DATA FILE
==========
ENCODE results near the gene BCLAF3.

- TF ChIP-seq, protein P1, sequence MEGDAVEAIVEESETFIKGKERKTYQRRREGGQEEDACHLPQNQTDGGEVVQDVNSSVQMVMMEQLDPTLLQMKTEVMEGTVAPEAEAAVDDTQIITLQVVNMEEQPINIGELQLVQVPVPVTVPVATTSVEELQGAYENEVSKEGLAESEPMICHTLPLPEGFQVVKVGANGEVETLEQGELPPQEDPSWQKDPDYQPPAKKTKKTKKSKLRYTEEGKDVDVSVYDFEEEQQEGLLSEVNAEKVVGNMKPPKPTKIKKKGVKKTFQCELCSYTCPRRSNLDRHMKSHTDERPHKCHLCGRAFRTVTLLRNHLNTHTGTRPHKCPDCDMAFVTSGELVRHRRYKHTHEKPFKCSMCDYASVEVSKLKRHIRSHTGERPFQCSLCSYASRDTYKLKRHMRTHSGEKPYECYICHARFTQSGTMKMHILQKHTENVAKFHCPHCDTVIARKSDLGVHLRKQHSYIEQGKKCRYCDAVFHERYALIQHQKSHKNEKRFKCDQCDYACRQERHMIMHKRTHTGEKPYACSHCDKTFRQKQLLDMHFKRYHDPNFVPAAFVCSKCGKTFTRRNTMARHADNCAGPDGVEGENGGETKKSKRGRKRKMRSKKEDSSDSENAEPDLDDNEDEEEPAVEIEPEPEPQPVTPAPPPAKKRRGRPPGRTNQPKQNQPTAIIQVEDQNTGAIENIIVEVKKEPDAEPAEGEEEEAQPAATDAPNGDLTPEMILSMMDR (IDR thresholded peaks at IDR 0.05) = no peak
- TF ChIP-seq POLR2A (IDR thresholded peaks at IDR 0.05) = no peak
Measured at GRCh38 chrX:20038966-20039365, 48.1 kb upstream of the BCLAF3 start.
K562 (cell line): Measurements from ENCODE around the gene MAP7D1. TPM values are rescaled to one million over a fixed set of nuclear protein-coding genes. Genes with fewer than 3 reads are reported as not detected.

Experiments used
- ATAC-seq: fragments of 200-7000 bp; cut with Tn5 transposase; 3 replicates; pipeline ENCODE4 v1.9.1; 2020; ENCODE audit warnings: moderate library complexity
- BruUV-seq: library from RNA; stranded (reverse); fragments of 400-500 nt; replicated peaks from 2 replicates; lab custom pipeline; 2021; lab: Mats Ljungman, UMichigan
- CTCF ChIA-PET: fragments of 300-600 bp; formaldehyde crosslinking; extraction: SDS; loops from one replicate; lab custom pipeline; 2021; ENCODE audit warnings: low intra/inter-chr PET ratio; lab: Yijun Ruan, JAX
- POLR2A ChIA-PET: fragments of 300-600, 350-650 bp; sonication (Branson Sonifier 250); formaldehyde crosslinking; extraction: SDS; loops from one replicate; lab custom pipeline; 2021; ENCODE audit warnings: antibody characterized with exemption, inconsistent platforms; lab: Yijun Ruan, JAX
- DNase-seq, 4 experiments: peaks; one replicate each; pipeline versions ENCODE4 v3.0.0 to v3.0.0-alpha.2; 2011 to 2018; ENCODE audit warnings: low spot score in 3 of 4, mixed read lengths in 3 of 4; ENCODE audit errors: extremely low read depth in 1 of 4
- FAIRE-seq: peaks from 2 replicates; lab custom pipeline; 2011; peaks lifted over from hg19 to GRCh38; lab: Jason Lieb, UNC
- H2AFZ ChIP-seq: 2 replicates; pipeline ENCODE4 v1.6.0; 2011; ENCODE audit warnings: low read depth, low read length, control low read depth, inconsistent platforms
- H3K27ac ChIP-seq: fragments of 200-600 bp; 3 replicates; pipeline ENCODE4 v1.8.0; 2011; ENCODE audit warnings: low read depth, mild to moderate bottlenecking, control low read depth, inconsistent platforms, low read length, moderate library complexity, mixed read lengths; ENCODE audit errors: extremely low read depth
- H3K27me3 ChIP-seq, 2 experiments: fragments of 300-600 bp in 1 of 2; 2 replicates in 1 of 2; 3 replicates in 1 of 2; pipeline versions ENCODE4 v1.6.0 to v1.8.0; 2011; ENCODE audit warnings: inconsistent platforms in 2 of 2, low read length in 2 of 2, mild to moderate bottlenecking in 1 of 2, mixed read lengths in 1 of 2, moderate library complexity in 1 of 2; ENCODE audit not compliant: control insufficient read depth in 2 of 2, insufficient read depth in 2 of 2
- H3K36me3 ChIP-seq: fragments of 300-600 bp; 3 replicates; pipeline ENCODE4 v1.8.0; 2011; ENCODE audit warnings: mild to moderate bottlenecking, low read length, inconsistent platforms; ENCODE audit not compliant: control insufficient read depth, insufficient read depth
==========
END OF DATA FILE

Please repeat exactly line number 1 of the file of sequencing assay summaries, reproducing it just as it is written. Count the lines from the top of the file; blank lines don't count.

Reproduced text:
ENCODE results near the gene BCLAF3.